Dear Members, Family, and Friends,
We did it! We got married, we grew some food, we ate some food: we made it through the season together. Congratulations to us all! I hope you found the experience of being a CSA member--either with Good Work Farm or perhaps elsewhere--to be delicious, interesting, fun, experimental, educational, spiritual, and grounding. I hope the sensory inputs of the farm filled you with awe and wonder for the divine (Behold the scent of digested grass decomposing in the summer sun! The sight of sunflowers bigger than your head! The taste of local garlic!), and left you feeling full of your own humanness--tied to the earth in a very real way.
24 Weeks of Harvest: No doubt some weeks stimulated your creativity, some were just boring, some full of the most delectable taste sensations of your year (or life), some went to rot in the fridge (whoops), some were savored, some shared, some stored and are still filling-up your dinner tables in mid-January.
In choosing CSA, you are not just choosing local, but also choosing to eat how our species has probably eaten for centuries--with failures, with abundances, with the fate of our dinner, and our health, tied to the earth rather than to the seemingly-infallible grocery isle, where food is seemingly-always available, in season, and exactly the same. Although we all readily notice the superior flavor of farm food, the decision to eat by CSA is still a hard choice, and we should all recognize that in ourselves: farmers, eaters, consumers, growers--we are not making the easy choice when we choose CSA. We have grown accustomed to a diet of ease and availability; while flavor, nutrition, and integrity are sacrificed (among other things), unlimited options are offered as compensation. Through CSA, we are not only choosing local, and choosing to support the successes and unsuccesses of one farm, but also choosing to cook, to experiment, to try new foods, to taste new, strong, flavors. We teach our children to "try everything once" or to "take a no thank you bite," but sometimes, it is hard for us adults to take home that Kohlrabi, Bok Choi, or Escarole ourselves--and then to find a recipe for it, make it, eat it, and convince our partners and children to eat it too. If they haven't already, they'll thank you later.
At one point this summer when my adrenals were somewhere beyond taxed and the frustrations of tomato diseases and crop losses felt insurmountable, a close friend and adviser asked me: well, what does "crop failure" offer us: what is the lesson to be learned? The answer came to me immediately: the role of crop failure is to teach us, and our children, that we cannot always have what we want, and that this conditionality is okay and right: it is not an "imperfection" to be fixed by importing food from Somewhere Else or controlling the growing environment more absolutely with synthetic fungicides (Etc. Etc. Etc.). Sometimes, despite effort and hard work, despite extension agents and soil science and fertility and so so much planning, living beings die, and this death is deeply embedded in our living: our own deaths are what make us human, the early death of our plants reminds us that we cannot always control food production: some years we have a shorter season of tomatoes, or lower yields of onions. We learn to eat what thrives, we learn to preserve the abundance, we learn to live without, and we enjoy the ebbs and flows.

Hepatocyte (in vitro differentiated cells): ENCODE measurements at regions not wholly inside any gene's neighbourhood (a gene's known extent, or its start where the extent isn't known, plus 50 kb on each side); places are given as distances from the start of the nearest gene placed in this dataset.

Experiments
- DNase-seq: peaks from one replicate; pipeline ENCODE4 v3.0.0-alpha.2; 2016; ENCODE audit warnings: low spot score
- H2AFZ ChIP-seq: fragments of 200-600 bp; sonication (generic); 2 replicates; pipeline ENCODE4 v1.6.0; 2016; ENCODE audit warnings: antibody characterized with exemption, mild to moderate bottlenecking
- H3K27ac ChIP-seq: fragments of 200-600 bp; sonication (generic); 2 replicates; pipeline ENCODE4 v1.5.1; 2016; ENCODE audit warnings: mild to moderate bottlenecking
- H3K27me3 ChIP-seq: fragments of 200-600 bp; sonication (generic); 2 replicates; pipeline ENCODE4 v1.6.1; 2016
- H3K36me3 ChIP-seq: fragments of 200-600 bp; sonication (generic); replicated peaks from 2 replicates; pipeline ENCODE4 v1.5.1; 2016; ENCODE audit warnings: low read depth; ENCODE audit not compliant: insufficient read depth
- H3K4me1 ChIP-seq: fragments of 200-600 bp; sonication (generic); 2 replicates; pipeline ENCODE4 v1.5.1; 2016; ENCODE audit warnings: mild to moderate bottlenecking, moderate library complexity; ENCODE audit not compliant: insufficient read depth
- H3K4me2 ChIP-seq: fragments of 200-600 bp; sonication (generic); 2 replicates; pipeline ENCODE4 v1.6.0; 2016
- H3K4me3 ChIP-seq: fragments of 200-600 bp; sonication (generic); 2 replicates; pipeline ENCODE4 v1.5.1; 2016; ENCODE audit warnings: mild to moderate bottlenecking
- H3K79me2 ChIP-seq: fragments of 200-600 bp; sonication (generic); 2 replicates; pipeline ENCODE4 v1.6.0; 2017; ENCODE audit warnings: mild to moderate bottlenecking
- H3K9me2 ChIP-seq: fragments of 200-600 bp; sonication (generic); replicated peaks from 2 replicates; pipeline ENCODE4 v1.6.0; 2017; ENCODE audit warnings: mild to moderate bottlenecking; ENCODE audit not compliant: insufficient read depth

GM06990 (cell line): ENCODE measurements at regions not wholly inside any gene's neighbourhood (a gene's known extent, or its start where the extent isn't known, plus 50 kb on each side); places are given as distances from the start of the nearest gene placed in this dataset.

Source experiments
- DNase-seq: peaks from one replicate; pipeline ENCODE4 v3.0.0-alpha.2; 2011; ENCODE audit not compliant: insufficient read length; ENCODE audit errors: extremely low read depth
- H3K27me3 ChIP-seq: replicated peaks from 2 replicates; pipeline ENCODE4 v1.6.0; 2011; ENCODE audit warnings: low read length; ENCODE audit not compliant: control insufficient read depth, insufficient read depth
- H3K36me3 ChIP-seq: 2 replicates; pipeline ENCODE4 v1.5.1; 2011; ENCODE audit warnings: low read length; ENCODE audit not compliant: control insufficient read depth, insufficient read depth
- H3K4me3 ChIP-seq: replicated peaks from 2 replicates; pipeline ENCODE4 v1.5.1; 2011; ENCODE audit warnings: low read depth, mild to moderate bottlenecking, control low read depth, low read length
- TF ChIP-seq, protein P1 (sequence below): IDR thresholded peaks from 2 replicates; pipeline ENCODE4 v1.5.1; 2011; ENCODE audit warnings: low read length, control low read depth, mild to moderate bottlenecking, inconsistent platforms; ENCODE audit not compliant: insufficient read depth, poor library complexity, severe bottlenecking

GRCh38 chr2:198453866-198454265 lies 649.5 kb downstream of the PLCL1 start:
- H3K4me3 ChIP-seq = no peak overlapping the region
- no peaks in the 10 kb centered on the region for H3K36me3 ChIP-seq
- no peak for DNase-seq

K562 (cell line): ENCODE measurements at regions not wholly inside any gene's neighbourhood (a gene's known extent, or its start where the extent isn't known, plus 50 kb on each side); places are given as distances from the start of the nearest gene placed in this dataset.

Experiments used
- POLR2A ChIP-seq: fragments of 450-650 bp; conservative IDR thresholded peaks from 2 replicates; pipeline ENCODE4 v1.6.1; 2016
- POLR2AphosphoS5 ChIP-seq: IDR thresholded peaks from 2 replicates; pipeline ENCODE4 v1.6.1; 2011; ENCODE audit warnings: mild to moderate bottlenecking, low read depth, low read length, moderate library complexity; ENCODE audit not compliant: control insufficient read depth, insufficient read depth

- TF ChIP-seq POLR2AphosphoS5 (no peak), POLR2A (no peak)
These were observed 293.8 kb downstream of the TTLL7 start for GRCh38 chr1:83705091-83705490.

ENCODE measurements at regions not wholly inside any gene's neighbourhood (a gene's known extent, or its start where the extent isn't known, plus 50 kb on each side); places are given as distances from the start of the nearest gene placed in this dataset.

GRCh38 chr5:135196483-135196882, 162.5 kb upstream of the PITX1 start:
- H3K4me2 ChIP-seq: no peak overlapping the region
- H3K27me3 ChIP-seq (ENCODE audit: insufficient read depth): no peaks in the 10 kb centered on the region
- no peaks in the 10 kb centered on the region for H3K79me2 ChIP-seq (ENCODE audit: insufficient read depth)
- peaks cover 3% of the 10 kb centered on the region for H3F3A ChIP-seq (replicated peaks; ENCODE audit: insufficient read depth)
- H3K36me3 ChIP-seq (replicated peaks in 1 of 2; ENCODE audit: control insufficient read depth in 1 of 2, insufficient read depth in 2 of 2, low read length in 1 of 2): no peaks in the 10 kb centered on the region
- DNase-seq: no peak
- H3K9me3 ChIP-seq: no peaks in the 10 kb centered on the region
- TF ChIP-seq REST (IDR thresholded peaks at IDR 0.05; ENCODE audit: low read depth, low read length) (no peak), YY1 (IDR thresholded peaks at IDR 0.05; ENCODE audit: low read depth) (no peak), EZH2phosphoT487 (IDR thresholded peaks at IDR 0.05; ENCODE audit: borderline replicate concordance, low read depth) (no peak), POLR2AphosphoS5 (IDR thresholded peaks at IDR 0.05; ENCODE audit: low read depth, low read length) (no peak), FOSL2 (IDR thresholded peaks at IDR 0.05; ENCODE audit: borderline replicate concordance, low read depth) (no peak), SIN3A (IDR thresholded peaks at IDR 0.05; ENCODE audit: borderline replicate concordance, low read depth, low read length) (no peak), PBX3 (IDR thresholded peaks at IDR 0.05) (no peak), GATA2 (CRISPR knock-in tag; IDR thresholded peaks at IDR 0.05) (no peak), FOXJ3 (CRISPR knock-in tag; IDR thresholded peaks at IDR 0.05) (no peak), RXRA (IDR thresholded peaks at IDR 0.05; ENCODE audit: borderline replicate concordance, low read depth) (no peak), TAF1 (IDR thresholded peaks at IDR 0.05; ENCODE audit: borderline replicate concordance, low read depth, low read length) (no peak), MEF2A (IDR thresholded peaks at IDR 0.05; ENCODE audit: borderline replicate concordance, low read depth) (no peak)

If you successfully took home, cooked, and tried everything we grew this season, you ate a total of 54 different kinds of vegetables, and at least twice this many varieties of vegetables. In total this year, these 3 1/2 acres in production offered our breakfast-lunch-and-dinner tables:
1,900 bunches of cooking greens
2,900 heads of lettuce
over 4,000 heads of garlic
over 7,300 pounds of root vegetables
3,500 pounds of tomatoes
500 Quarts of strawberries
1,400 Quarts of Peas and Beans
And so much more that cannot be summed up in a number. Thank you for participating in this agricultural act of eating with us.
Maybe you've noticed too, the days are getting longer. Despite the cold, the chickens are enjoying those extra 28 minutes of daylight. We're preparing for 2016: the season will be here so soon. We'll likely start the greenhouse seedlings beginning the last week of February, which gives us exactly 6 weeks to hire two employees, make some major purchases to increase our growing efficiencies, flag out and measure our growing fields, set-up and clean-up the greenhouse, build our CSA membership to 100 shares, and maybe even squeeze in a small honeymoon (!). While winter is not quite the whirlwind of summer, we do keep ourselves busy enough.
If you haven't sent in your CSA Commitment Form yet, we are not quite full for 2016; we hope you'll join us and encourage your vegetable-loving friends & neighbors to do the same.
Happy 2016! To Your Health!
Lisa & Anton